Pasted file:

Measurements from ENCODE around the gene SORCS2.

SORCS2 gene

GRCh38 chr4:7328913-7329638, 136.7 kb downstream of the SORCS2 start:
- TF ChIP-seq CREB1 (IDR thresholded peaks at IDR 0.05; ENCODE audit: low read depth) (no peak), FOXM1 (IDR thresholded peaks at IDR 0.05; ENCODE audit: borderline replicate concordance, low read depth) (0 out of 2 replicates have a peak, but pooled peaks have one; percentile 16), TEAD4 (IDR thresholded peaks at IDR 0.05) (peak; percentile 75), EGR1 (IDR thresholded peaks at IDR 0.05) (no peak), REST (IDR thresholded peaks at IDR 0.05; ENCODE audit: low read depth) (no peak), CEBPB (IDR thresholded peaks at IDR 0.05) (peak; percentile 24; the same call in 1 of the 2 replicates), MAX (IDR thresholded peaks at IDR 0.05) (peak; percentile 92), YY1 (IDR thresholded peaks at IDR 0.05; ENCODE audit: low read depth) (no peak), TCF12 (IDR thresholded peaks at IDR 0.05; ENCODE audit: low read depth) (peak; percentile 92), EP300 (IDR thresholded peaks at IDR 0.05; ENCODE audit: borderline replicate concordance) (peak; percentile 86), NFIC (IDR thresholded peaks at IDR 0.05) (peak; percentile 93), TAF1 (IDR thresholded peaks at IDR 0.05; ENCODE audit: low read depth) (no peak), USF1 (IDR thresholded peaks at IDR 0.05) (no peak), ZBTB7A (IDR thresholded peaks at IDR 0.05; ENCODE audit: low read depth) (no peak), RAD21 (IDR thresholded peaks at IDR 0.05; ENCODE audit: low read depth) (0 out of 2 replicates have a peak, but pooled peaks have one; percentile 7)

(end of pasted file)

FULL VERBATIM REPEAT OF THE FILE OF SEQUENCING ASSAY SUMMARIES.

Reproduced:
Measurements from ENCODE around the gene SORCS2.

SORCS2 gene

GRCh38 chr4:7328913-7329638, 136.7 kb downstream of the SORCS2 start:
- TF ChIP-seq CREB1 (IDR thresholded peaks at IDR 0.05; ENCODE audit: low read depth) (no peak), FOXM1 (IDR thresholded peaks at IDR 0.05; ENCODE audit: borderline replicate concordance, low read depth) (0 out of 2 replicates have a peak, but pooled peaks have one; percentile 16), TEAD4 (IDR thresholded peaks at IDR 0.05) (peak; percentile 75), EGR1 (IDR thresholded peaks at IDR 0.05) (no peak), REST (IDR thresholded peaks at IDR 0.05; ENCODE audit: low read depth) (no peak), CEBPB (IDR thresholded peaks at IDR 0.05) (peak; percentile 24; the same call in 1 of the 2 replicates), MAX (IDR thresholded peaks at IDR 0.05) (peak; percentile 92), YY1 (IDR thresholded peaks at IDR 0.05; ENCODE audit: low read depth) (no peak), TCF12 (IDR thresholded peaks at IDR 0.05; ENCODE audit: low read depth) (peak; percentile 92), EP300 (IDR thresholded peaks at IDR 0.05; ENCODE audit: borderline replicate concordance) (peak; percentile 86), NFIC (IDR thresholded peaks at IDR 0.05) (peak; percentile 93), TAF1 (IDR thresholded peaks at IDR 0.05; ENCODE audit: low read depth) (no peak), USF1 (IDR thresholded peaks at IDR 0.05) (no peak), ZBTB7A (IDR thresholded peaks at IDR 0.05; ENCODE audit: low read depth) (no peak), RAD21 (IDR thresholded peaks at IDR 0.05; ENCODE audit: low read depth) (0 out of 2 replicates have a peak, but pooled peaks have one; percentile 7)